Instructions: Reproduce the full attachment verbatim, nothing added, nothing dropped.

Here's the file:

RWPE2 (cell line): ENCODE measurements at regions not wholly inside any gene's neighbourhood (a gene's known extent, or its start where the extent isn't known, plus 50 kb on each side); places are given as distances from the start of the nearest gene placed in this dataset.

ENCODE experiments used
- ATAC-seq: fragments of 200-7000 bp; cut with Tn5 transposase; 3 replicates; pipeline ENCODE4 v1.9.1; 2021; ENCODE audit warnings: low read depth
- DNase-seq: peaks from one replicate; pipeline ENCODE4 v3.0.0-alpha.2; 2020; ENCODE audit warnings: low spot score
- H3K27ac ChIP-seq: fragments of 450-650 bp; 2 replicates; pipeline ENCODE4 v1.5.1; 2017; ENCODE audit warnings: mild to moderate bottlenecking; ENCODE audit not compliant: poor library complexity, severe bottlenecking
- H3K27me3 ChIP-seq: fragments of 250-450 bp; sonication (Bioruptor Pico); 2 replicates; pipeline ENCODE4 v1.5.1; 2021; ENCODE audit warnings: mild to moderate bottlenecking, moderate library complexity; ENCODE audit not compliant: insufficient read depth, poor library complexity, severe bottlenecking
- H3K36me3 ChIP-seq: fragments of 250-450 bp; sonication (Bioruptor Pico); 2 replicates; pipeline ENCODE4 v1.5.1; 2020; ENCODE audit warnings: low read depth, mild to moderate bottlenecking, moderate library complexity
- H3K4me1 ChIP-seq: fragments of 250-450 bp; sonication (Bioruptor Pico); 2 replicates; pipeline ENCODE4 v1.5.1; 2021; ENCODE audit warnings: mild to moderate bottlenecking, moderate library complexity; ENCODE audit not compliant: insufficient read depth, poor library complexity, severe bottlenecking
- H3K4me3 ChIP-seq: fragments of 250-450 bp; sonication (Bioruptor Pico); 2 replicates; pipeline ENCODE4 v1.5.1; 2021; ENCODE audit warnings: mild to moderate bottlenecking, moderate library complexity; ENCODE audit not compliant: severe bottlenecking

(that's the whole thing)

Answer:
RWPE2 (cell line): ENCODE measurements at regions not wholly inside any gene's neighbourhood (a gene's known extent, or its start where the extent isn't known, plus 50 kb on each side); places are given as distances from the start of the nearest gene placed in this dataset.

ENCODE experiments used
- ATAC-seq: fragments of 200-7000 bp; cut with Tn5 transposase; 3 replicates; pipeline ENCODE4 v1.9.1; 2021; ENCODE audit warnings: low read depth
- DNase-seq: peaks from one replicate; pipeline ENCODE4 v3.0.0-alpha.2; 2020; ENCODE audit warnings: low spot score
- H3K27ac ChIP-seq: fragments of 450-650 bp; 2 replicates; pipeline ENCODE4 v1.5.1; 2017; ENCODE audit warnings: mild to moderate bottlenecking; ENCODE audit not compliant: poor library complexity, severe bottlenecking
- H3K27me3 ChIP-seq: fragments of 250-450 bp; sonication (Bioruptor Pico); 2 replicates; pipeline ENCODE4 v1.5.1; 2021; ENCODE audit warnings: mild to moderate bottlenecking, moderate library complexity; ENCODE audit not compliant: insufficient read depth, poor library complexity, severe bottlenecking
- H3K36me3 ChIP-seq: fragments of 250-450 bp; sonication (Bioruptor Pico); 2 replicates; pipeline ENCODE4 v1.5.1; 2020; ENCODE audit warnings: low read depth, mild to moderate bottlenecking, moderate library complexity
- H3K4me1 ChIP-seq: fragments of 250-450 bp; sonication (Bioruptor Pico); 2 replicates; pipeline ENCODE4 v1.5.1; 2021; ENCODE audit warnings: mild to moderate bottlenecking, moderate library complexity; ENCODE audit not compliant: insufficient read depth, poor library complexity, severe bottlenecking
- H3K4me3 ChIP-seq: fragments of 250-450 bp; sonication (Bioruptor Pico); 2 replicates; pipeline ENCODE4 v1.5.1; 2021; ENCODE audit warnings: mild to moderate bottlenecking, moderate library complexity; ENCODE audit not compliant: severe bottlenecking